Noel Gallagher is set to headline the Manchester Arena reopening concert, We Are Manchester, on Sept. 9. The venue has been closed since the May bombing attacks that killed 22 people and injured more than 100 others.
Gallagher’s presence is especially poignant since his song “Don’t Look Back in Anger” came to symbolize unity after the tragedy when a crowd started spontaneously singing it at a memorial. The former Oasis star’s brother, Liam, performed at the One Love Manchester benefit concert just after the bombings, but Noel did not make an appearance.
Other artists that will perform at the show include indie bands The Courteneers and Blossoms, 1980s pop star Rick Astley, and poet Tony Walsh. The Courteneers covered “Don’t Look Back In Anger” in front of a crowd of 50,000 people five days after the bombing, and Walsh performed the poem “This Is the Place” at a vigil the day after the attack.
All profits from the show will go toward creating a permanent memorial to the victims, to be built by the new Manchester Memorial Fund. Tickets cost between $32 and $38 (£25-£30), and go on sale Thursday.
More acts will continue to be announced for We Are Manchester, for which security has been increased. Attendees will be required to undergo additional ID checks, and fans have been asked not to bring bags larger than 35cm x 40cm x 19cm.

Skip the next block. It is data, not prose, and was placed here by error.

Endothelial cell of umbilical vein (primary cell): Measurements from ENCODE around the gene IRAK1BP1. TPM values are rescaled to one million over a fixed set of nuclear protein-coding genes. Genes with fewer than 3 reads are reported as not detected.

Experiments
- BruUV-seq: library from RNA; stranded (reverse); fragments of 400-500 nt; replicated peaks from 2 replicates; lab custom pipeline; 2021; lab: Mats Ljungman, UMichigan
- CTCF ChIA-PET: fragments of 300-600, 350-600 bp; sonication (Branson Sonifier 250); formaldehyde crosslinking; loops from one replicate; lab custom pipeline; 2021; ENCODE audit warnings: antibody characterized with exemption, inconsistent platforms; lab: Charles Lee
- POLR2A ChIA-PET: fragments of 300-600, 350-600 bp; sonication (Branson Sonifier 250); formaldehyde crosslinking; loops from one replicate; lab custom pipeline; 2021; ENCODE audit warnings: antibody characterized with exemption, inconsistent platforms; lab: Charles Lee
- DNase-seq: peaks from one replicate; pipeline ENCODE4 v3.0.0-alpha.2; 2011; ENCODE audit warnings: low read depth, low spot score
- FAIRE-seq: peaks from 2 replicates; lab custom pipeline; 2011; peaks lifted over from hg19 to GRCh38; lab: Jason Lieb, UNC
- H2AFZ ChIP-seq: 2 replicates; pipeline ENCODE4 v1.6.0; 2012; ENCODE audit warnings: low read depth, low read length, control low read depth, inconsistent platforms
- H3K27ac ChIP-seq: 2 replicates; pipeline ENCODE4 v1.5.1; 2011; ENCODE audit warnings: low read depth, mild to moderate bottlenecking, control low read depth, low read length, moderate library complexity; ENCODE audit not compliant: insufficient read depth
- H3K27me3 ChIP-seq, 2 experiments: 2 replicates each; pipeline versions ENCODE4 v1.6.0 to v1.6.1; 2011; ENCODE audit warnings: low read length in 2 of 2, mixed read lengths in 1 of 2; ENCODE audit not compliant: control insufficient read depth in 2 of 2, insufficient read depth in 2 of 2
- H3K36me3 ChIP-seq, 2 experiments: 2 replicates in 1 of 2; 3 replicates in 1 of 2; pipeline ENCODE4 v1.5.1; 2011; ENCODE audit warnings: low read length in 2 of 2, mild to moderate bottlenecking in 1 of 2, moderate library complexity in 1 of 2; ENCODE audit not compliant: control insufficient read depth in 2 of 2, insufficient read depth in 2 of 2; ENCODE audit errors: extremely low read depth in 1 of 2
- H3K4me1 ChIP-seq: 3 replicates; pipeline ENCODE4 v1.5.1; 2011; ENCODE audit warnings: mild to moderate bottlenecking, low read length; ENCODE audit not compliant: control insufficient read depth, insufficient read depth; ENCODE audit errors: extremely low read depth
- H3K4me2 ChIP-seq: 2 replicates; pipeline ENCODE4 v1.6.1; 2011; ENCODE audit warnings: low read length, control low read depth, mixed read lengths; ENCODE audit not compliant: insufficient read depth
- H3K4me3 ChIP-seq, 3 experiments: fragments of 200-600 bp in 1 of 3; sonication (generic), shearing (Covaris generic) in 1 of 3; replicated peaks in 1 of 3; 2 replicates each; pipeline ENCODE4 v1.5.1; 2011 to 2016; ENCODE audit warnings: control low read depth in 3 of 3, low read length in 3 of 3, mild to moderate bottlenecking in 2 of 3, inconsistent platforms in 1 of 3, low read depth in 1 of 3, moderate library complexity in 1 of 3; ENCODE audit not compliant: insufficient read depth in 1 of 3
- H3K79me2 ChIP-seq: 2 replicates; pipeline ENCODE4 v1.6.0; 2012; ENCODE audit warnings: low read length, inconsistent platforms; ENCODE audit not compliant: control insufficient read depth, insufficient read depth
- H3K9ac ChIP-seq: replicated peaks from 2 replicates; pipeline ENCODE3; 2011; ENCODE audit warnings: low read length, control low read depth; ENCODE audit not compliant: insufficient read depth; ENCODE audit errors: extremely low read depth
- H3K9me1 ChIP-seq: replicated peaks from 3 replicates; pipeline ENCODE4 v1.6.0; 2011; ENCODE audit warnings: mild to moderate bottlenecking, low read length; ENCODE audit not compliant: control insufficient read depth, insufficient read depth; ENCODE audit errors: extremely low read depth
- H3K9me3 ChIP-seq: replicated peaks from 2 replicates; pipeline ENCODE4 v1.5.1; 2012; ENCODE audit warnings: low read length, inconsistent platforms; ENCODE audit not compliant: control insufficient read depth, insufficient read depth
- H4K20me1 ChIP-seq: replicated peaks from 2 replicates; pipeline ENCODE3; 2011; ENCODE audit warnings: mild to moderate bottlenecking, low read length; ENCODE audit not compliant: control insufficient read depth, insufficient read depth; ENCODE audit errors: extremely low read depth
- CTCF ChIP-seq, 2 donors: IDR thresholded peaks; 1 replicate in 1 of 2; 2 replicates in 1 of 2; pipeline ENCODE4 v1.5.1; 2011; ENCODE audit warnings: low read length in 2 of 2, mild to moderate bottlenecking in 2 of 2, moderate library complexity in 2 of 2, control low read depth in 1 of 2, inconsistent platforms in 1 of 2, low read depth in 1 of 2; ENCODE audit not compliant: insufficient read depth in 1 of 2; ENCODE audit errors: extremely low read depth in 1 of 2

The arena’s foyer, where the bomb detonated, has been undergoing renovation since the attacks. Manchester Arena’s manager James Allen said, “May’s events will never be forgotten, but they will not stop us — or Mancunian music fans — from coming together to enjoy live music. Manchester Arena has celebrated over 20 years hosting some of the greatest musical talent of all time, and the significant economic and cultural impact that this has on the city means that this legacy must continue. Public safety is always our priority and we are doing all we can to keep people safe at our venue.”
Councillor Sue Murphy, deputy leader of Manchester City Council, added, “No one will ever forget the terrible events of May 22, but Manchester has reacted with love, solidarity, and a determination to continue doing the things which make this such a vibrant city. We welcome the reopening of the arena, a major venue which attracts hundreds of thousands of visitors, as a powerful symbol of this defiant and resilient spirit.”